“Man that was a real draining period of my life,” says a somber Rainman his baritone voice heavy with pain. “It was real earth-shattering for me. For me to like be at the door of success….and to have it all go sour on me because folks couldn’t get along.”
Fortunately for him fate would intervene with a phone call from one of his childhood friends who had moved to Long Beach. Upon hearing about how Rainman was once again back to his old ways he invited him to come to California for a fresh start. In 2003, Rainman moved to California and started hanging out at the barber shop where his friend cut hair. It was there he met a girl name Robin who in his words would change his life. Robin was Snoop Dogg’s god sister and she had plenty of connects in the music industry. Believing in his talent she introduced him to various producers who helped Rainman record a demo. After a year of working on his demo Rainman got frustrated at the slow pace his career was going and decide to move back home only end up doing the very thing he was trying to escape, hustling. Again fate stepped in with another phone call when Robin asked him to be a hype man for a rapper who was doing a showcase for some hi-powered industry execs. It would be a gig that would literally change his life.
While on stage performing a well-connected attorney spotted Rainman and asked him for his demo tape. “I gave him the demo and went back to Mississippi to do what I normally do to survive.” The attorney gave the tape to Marc Tanner, CEO of Chime Entertainment. A year later Tanner signed Rainman to a development deal and they begin working on what would ultimately become the Bigga than Life LP.
“Basically I did music until he felt I was at a point to where I was ready,’ say Rainman. “I’ve got a great support team. I got all the proper funding I need. I got a great album. I got a great label, I got me and I got God –that’s all the support I need to win. I can’t be beat.”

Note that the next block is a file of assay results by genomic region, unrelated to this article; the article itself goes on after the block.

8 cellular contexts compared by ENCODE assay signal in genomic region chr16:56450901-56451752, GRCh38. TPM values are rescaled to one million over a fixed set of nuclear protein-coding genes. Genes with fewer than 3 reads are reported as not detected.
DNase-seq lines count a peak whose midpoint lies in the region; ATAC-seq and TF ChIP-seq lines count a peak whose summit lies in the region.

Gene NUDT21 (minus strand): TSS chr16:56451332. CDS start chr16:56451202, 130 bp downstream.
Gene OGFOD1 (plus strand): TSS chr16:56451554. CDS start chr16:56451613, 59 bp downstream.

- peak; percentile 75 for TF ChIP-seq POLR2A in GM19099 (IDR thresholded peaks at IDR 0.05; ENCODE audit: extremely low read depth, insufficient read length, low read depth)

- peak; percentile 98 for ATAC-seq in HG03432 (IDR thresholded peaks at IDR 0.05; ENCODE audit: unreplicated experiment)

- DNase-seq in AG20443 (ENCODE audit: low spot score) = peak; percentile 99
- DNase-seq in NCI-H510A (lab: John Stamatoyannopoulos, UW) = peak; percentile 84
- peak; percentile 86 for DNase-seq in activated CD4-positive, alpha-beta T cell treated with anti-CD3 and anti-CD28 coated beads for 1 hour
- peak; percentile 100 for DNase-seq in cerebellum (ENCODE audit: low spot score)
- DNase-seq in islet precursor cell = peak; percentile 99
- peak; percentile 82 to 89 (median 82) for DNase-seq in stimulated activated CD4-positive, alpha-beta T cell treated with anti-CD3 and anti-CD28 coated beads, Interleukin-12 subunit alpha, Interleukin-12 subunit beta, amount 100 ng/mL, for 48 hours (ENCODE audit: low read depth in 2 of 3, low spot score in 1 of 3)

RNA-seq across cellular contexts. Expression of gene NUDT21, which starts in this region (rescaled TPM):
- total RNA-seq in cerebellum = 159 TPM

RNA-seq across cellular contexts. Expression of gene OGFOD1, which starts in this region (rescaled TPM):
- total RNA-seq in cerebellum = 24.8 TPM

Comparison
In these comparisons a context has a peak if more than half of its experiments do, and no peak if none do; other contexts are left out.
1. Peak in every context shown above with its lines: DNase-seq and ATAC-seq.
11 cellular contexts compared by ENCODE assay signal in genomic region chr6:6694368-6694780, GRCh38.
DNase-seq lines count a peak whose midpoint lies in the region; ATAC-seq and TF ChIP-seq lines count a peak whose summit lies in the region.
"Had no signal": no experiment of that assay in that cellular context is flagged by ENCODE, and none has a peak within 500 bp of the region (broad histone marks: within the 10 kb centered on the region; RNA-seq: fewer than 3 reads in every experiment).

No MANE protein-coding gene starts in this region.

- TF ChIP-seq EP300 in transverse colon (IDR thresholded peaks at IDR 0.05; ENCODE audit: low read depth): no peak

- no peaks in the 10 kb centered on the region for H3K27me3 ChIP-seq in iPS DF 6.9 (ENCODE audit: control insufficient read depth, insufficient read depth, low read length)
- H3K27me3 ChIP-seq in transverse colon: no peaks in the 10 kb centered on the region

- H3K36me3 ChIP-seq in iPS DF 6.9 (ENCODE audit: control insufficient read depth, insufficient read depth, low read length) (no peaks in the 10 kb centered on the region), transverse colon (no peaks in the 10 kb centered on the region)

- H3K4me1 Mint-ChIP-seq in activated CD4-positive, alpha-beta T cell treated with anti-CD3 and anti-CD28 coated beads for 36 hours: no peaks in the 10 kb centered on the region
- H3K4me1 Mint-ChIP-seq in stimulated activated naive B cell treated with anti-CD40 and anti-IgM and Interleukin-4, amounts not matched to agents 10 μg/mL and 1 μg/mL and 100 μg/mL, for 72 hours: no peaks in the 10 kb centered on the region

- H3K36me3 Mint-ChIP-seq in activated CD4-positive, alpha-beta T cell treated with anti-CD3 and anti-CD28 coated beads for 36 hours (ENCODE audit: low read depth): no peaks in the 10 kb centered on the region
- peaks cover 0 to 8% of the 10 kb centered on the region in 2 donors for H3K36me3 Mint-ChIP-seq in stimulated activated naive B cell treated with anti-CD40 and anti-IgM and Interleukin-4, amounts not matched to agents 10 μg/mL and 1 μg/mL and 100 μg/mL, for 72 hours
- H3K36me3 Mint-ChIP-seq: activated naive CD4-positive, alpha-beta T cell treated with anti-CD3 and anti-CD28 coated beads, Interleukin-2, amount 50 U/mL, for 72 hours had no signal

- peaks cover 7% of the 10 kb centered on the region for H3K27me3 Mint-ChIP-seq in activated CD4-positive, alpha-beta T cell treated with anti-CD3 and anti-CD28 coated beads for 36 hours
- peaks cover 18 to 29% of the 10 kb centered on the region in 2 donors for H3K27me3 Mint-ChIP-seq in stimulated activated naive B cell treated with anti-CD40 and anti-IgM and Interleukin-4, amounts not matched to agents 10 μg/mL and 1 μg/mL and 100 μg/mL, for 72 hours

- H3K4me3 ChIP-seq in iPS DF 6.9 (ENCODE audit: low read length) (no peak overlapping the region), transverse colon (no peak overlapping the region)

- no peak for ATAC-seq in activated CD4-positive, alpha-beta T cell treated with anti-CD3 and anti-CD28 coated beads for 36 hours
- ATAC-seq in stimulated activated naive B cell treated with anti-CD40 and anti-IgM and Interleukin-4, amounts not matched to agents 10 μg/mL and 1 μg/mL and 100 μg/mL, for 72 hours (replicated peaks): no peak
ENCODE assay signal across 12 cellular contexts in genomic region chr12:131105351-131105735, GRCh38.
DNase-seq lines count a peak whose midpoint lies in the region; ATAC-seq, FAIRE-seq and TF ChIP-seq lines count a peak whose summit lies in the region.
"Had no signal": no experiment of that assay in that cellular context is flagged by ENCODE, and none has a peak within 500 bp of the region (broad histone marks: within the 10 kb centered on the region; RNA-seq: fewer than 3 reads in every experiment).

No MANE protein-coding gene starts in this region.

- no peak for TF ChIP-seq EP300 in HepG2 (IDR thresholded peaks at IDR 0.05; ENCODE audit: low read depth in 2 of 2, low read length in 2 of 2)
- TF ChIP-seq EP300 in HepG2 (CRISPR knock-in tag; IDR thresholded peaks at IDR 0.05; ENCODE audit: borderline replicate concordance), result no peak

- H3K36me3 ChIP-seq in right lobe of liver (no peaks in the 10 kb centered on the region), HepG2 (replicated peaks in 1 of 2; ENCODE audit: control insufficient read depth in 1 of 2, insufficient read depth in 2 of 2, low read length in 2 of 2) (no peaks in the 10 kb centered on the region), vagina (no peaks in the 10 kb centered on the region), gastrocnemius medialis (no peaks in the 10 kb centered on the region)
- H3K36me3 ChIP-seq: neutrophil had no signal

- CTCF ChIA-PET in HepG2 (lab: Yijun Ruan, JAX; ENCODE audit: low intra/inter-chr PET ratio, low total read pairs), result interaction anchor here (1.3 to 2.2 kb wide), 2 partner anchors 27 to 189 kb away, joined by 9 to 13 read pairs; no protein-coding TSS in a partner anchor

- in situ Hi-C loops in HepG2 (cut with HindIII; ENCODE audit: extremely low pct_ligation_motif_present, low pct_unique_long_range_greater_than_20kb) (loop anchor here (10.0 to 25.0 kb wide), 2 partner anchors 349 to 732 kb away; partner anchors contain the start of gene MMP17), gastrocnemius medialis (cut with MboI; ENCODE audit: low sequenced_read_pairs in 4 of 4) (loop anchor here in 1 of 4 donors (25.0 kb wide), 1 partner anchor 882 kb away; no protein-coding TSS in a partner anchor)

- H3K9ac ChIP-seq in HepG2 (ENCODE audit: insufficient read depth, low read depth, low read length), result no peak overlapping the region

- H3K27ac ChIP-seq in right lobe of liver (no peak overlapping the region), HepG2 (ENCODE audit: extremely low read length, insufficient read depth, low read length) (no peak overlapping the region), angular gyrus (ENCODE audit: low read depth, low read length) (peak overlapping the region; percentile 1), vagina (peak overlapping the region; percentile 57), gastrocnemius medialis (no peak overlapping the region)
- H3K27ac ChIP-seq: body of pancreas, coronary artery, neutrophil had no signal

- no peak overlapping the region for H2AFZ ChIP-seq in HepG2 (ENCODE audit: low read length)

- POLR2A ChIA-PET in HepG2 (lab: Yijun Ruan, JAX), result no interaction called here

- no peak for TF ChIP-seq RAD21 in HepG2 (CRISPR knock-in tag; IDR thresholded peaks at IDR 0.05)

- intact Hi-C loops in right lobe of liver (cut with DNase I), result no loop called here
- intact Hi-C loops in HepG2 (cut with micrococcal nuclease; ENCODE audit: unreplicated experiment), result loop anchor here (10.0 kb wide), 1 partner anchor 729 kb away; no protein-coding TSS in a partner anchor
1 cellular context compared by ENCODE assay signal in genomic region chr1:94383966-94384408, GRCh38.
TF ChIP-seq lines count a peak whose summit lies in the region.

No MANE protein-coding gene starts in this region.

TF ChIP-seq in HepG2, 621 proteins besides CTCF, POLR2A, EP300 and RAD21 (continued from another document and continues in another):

Produced by stalwart producers David Banner, DJ Speedy (Young Jeezy), the Co-Stars (Rhiana, Fantasia, Mya, et al) and newcomer Dap as well as stellar guest appearances by David Banner, Lil Flip and Slick Pulla of Young Jeezy’s USDA crew; Bigga then Life contains a bevy of blazing tracks that run the gamut of down south club bangers that will set butts in perpetual motion to straight up hardcore gangsta music.
The album’s lead single “Country Girl” featuring Lil Flip is an rump-shaking ode to those down south divas. Built around a pounding 808 kick with hypnotic rhythm “Country Girl” may well be the new anthem for thick Southern girls. On the David Banner produced “Hustlers”, Rainman is joined by his fellow Mississippian as they drop lyrical heat over a crunked-out beat. If you’re looking for a little street savvy gangsta music, check out the menacing tracks “Out Here” feat. Slick Pulla and “Talk Dat Shit”. “Both of them tracks are bangin’,” says Rainman. “I think that every real nigga on the street is gonna feel those two songs as well everything else on Bigga than Life because real recognize real all over the world.”